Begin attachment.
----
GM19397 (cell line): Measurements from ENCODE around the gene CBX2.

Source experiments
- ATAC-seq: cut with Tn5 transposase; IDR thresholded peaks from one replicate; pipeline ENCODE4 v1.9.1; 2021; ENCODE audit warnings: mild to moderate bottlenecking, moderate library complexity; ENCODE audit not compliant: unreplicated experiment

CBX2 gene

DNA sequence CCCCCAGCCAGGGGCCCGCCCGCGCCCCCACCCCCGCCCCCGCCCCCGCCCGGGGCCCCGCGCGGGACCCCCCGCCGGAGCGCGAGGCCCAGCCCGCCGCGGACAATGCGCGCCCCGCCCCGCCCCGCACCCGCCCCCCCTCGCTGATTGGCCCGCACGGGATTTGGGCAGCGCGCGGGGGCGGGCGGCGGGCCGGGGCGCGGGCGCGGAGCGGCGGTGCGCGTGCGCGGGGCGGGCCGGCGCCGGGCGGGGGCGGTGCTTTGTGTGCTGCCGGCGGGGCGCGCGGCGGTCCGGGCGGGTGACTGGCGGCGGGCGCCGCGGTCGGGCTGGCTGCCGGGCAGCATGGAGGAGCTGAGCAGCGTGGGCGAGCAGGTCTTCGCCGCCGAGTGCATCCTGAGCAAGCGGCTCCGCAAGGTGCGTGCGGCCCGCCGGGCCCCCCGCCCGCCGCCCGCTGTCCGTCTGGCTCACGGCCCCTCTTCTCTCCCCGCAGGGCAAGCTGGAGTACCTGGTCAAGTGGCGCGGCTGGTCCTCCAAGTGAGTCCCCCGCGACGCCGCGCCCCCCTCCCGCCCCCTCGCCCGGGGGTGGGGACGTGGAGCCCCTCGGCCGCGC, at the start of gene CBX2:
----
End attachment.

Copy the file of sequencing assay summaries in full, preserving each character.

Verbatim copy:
GM19397 (cell line): Measurements from ENCODE around the gene CBX2.

Source experiments
- ATAC-seq: cut with Tn5 transposase; IDR thresholded peaks from one replicate; pipeline ENCODE4 v1.9.1; 2021; ENCODE audit warnings: mild to moderate bottlenecking, moderate library complexity; ENCODE audit not compliant: unreplicated experiment

CBX2 gene

DNA sequence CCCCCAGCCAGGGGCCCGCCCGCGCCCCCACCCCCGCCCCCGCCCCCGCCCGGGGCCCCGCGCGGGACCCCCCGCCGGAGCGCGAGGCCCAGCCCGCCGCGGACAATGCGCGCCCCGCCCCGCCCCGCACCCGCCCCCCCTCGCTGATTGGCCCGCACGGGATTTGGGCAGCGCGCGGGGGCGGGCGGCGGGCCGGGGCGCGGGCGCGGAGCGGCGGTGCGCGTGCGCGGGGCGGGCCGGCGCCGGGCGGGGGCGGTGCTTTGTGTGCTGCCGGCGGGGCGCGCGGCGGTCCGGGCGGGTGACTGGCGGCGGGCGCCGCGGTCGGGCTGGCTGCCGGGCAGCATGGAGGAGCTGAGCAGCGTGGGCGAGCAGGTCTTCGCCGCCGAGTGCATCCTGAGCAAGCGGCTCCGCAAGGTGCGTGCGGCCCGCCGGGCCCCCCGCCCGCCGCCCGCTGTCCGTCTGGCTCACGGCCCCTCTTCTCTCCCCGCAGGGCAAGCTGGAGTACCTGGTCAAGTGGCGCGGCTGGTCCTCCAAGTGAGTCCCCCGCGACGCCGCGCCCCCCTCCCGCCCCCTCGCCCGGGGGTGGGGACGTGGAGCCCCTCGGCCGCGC, at the start of gene CBX2: